Trees preserved as part of the Keeping Forests in Forests (KFIF) carbon offset program helped clean Georgia’s air by sequestering 7,816 metric tons of carbon dioxide equivalents (MtCO2e) since the program was launched in March 2009. The sequestration figures are included in a report prepared for the Carbon TreeBank, LLC – one of three partners in the Keeping Forests in Forests initiative – by Forecon EcoMarket Solutions, LLC, an independent environmental sciences consultant hired to verify program results.
"We developed the Keeping Forests in Forests program as a sustainable means of providing carbon offsets for Georgia homes and businesses, and with a scientifically-based method of verifying how much carbon is being sequestered by the very trees that are being preserved for that purpose," said Dean Alford, spokesperson for KFIF partner organization Power4Georgians. "That we can verify more than 7,800 metric tons of carbon have been sequestered over the past year not only demonstrates the positive impact of the program but also the credibility of our methods and results."
Keeping Forests in Forests was launched in March 2009 as a partnership of Power4Georgians, the Carbon TreeBank and Wells Timberland. The program uses Georgia timberlands to mitigate CO2 in the environment and is available to all members of the EMCs that are part of the Power4Georgians consortium. Participants can offset all or just a portion of their household carbon footprint for a small surcharge (ranging from $5 to $12.50) added to their monthly electric bills. These fees are used to help preserve forestland in Georgia that might otherwise be harvested or cleared.
Wells Timberland, a real estate investment company that has been awarded the Sustainable Forestry Initiative (SFI) certification for responsible forestry, designates timberland acreage in west Georgia for preservation for the KFIF program. The 2,705 acres of pre-merchantable loblolly and sand pine plantations on which the current sequestration report is based are located in Marion County, Georgia.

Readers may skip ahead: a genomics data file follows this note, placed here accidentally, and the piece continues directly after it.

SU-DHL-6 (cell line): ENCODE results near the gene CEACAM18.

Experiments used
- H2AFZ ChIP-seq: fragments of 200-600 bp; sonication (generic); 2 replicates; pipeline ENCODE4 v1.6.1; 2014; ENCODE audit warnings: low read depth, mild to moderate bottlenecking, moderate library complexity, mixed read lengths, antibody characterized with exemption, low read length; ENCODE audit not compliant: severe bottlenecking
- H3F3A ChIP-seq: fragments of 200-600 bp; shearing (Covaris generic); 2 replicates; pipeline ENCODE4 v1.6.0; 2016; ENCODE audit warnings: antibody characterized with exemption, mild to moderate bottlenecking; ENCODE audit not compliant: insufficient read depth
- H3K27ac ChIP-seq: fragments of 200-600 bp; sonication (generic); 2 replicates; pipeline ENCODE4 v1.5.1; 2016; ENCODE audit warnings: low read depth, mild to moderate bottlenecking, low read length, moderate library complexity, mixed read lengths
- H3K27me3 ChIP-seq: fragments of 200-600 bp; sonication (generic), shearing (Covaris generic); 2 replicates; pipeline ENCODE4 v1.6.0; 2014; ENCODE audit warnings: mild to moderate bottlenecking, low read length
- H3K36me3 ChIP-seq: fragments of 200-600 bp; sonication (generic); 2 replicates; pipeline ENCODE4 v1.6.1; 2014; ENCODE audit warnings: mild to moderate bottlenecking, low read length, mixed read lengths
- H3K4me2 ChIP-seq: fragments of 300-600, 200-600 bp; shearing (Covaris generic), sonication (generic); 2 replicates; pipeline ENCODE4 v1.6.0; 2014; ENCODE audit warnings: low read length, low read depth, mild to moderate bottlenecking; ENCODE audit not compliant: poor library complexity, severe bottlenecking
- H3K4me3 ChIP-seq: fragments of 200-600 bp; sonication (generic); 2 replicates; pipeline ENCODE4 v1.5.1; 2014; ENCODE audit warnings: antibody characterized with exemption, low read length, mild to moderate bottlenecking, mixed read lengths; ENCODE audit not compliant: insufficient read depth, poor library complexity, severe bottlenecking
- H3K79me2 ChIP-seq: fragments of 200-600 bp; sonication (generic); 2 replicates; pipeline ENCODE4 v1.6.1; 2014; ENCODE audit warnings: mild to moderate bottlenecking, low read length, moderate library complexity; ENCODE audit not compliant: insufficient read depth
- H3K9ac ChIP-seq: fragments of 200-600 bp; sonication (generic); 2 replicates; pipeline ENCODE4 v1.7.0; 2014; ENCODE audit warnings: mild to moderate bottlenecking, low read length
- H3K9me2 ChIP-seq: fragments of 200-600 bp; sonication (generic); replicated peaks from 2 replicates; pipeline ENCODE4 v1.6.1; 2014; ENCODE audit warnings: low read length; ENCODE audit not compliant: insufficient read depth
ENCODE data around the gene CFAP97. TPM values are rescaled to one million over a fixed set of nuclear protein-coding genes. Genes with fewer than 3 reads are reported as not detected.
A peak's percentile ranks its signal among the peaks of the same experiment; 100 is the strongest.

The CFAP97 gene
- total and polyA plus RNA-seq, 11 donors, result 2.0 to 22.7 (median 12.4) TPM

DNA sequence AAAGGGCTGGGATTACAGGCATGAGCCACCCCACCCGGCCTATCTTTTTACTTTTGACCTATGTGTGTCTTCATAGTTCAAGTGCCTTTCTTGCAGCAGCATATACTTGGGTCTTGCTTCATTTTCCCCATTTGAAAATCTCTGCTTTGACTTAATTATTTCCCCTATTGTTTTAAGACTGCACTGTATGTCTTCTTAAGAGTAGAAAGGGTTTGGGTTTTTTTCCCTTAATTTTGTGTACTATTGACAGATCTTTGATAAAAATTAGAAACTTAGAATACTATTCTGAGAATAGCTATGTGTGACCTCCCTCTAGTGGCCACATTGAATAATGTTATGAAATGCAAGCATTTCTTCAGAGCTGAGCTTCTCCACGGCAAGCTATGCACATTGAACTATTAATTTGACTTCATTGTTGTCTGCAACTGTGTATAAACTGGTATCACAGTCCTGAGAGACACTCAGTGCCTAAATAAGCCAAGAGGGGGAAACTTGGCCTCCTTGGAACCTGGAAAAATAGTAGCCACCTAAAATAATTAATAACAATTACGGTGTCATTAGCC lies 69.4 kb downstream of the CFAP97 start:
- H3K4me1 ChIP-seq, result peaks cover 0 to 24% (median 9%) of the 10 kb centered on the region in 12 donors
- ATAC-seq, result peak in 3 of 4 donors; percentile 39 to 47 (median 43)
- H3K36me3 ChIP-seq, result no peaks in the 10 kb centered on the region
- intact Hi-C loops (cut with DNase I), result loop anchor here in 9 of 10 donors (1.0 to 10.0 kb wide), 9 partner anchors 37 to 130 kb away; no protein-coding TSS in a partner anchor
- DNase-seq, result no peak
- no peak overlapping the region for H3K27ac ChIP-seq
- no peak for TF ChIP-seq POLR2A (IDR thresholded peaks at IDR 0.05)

The report validates carbon sequestration rates using established scientific methods that assess the particular characteristics of the tree stands including their age, diameter and height. Total annual above ground living tree biomass (excluding foliage) values were converted to carbon dioxide equivalents using industry standard calculations. All values in the report are expressed in metric tons of carbon dioxide equivalents (MtCO2e), the international unit of measure for a single carbon credit for trading purposes. The report found that trees in the KFIF program have sequestered 7,816 MtCO2e since the program began, providing a like number of carbon credits that can be used by program participants.
"In keeping with Power4Georgians’ mission to develop energy and environmental strategies that provide economic benefits for our state and its residents, this program benefits Georgia’s citizens, Georgia’s tree growers and has a positive impact on Georgia’s environment," Alford added. "Because Keeping Forests in Forests also keeps environmental investments right here in Georgia, we will continue to work to expand both the amount of acreage under management for sequestration purposes as well as opportunities for more Georgia residents to participate."
In addition to its exclusive Georgia focus, Alford said the KFIF project is distinguished from many other carbon offset programs by solid science and methodology. Much of the information used to develop the program is based on Duke University’s Forest-Atmosphere Carbon Transfer and Storage Experiment (FACE), a U.S. Department of Energy-funded study begun in 1994 to measure the reaction of forests to elevated levels of atmospheric CO2, which is essential to plant life. Additional technical assistance and research is provided by the University of Georgia Warnell School of Forestry and Natural Resources.